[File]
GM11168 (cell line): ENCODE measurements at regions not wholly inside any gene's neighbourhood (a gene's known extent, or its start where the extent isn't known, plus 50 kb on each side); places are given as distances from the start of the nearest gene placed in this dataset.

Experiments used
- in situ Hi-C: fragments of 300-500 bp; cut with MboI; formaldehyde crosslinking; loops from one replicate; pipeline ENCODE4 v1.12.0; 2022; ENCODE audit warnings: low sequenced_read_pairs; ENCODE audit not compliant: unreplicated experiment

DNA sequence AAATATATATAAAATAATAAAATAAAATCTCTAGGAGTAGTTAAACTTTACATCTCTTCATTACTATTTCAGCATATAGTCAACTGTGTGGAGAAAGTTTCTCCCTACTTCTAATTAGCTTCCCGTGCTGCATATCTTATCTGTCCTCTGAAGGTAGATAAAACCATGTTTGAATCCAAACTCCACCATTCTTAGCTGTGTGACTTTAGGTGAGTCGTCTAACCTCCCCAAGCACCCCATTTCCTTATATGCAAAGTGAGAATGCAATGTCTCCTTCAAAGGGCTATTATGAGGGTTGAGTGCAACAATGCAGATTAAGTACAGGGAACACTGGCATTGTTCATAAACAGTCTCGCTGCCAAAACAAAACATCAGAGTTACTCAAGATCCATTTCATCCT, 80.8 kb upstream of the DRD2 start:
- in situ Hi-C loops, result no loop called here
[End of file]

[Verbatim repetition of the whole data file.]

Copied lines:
GM11168 (cell line): ENCODE measurements at regions not wholly inside any gene's neighbourhood (a gene's known extent, or its start where the extent isn't known, plus 50 kb on each side); places are given as distances from the start of the nearest gene placed in this dataset.

Experiments used
- in situ Hi-C: fragments of 300-500 bp; cut with MboI; formaldehyde crosslinking; loops from one replicate; pipeline ENCODE4 v1.12.0; 2022; ENCODE audit warnings: low sequenced_read_pairs; ENCODE audit not compliant: unreplicated experiment

DNA sequence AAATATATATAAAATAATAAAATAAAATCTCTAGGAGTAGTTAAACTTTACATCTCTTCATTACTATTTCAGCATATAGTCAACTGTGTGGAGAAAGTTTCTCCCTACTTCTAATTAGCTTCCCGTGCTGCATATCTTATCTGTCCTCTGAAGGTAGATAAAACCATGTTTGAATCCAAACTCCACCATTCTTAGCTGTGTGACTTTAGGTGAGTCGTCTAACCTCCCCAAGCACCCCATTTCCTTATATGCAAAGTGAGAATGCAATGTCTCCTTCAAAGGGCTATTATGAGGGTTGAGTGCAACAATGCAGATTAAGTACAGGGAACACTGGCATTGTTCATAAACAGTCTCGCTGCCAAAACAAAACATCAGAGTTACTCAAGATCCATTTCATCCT, 80.8 kb upstream of the DRD2 start:
- in situ Hi-C loops, result no loop called here